Taste Test: Mexican Pastries
Sweet Latin treats.
Adalberto Reyes was a professional painter for more than 20 years but dreamed of owning a European-style bakery that served his favorite Mexican pastries. He teamed up with a friend—pastry chef Alfredo Cortez, who has trained with Mexican, South American, and European pros—to open Artisan Bakery on the west side earlier this year. Pretty sweet. 7341 Rockville Rd., 317-292-9324
Two dense discs of sweet bread are joined together by Bavarian cream, mimicking the look of a yo-yo. You may also see them referred to as a beso, Spanish for “kiss,” since the two pieces of pastry are connected by the filling (choices include plain or strawberry).
The most popular version of this sweet turnover is filled with cream cheese, but you can also find a Bavarian cream option on the shelf, or a variety of fruit fillings like apple or pumpkin, rotating with the seasons.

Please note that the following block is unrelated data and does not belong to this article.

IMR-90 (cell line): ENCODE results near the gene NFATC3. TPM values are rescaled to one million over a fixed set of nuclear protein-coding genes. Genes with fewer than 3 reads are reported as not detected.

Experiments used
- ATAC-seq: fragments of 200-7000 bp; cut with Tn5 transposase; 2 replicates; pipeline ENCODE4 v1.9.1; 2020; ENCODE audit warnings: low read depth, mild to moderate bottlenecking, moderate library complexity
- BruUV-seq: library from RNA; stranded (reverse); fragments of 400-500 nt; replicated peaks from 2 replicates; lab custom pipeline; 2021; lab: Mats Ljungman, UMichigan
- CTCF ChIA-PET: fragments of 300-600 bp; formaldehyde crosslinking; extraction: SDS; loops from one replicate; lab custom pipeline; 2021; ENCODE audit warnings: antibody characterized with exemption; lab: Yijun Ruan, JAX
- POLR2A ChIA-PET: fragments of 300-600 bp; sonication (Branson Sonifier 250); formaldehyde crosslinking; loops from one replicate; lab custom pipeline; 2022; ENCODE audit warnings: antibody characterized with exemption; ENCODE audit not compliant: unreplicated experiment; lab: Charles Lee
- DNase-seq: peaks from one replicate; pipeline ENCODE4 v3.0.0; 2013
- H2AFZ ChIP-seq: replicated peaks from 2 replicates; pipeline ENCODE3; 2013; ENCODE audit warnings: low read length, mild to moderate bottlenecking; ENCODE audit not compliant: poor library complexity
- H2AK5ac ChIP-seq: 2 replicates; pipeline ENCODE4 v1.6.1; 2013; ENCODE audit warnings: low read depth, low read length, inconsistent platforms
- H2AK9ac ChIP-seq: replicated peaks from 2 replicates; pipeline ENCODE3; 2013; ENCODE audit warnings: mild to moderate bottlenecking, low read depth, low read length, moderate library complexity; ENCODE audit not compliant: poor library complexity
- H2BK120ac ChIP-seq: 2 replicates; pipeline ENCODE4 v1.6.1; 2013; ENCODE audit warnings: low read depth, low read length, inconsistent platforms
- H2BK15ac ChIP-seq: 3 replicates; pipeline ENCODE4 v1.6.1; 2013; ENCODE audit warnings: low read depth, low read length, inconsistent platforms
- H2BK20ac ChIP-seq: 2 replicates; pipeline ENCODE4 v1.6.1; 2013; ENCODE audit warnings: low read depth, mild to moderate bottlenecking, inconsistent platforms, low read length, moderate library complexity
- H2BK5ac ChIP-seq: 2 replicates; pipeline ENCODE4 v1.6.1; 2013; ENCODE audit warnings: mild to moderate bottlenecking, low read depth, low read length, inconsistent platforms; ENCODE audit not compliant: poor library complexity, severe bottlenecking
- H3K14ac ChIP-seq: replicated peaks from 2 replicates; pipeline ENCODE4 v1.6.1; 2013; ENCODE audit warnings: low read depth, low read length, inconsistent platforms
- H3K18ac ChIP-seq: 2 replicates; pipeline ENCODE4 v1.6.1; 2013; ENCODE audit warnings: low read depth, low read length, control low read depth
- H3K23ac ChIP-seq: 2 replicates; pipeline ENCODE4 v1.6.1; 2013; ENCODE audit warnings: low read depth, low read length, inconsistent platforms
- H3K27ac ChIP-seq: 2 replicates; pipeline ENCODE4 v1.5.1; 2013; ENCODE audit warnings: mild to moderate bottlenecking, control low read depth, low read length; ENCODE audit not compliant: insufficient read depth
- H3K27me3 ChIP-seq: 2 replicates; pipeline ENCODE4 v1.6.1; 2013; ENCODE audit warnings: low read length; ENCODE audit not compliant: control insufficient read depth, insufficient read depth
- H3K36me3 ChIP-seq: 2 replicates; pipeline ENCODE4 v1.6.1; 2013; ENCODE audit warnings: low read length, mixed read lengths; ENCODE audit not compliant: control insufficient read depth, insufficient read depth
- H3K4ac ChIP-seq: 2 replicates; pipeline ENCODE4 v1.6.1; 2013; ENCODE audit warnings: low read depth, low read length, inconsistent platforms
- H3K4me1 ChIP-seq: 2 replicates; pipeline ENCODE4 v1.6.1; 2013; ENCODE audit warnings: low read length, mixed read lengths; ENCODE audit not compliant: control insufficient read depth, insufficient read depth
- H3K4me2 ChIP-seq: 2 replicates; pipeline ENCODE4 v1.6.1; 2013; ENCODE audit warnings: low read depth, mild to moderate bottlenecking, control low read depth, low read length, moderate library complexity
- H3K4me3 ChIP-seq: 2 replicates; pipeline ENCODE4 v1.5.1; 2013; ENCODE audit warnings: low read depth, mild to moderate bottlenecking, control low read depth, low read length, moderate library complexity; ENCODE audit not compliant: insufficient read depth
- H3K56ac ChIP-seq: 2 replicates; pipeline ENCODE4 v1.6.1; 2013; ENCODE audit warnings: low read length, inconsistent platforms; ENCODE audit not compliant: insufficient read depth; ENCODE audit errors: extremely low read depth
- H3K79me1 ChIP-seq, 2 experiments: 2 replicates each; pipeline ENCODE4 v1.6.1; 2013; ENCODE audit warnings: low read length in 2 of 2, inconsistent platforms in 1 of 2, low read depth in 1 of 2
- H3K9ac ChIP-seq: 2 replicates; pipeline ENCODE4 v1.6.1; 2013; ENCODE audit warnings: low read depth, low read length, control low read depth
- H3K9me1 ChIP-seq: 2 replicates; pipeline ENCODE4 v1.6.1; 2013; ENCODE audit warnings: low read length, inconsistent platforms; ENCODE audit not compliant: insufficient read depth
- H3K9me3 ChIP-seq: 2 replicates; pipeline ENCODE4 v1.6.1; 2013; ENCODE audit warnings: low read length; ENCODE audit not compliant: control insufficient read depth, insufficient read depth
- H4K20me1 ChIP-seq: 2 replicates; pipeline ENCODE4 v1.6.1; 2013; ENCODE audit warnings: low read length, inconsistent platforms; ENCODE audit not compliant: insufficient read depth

The shortbread cookie is a very traditional Mexican treat. “Every Hispanic person is going to recognize that,” says Reyes. “They come in looking for the plain shortbread one.”
One of the most recognizable classics here is the oreja, Spanish for “ear,” thanks to the anatomical shape of the treat. It’s a puff pastry with lots of butter and a plentiful coating of cinnamon.
This simple treat coated in brown sugar is soft on the inside and crispy on the edges. It’s almost always eaten with a hot drink—the shape lends itself to dunking in coffee.
Puff pastry gets molded into a delicate cone, brushed with a caramel coating that adds more structure, and filled with Bavarian cream.
This sweet bread gets its name from the seashell look it’s famous for.
Pastry chef Cortez likes to put a Mexican twist on traditional European desserts, and cannoli turns out to be a perfect vehicle for his experiments. This one mixes ricotta cheese with cranberries, chocolate chips, and cherries.
This hard cookie takes its name, which translates to “little piggy,” from its shape. It has the flavor of molasses with hints of cinnamon and brown sugar.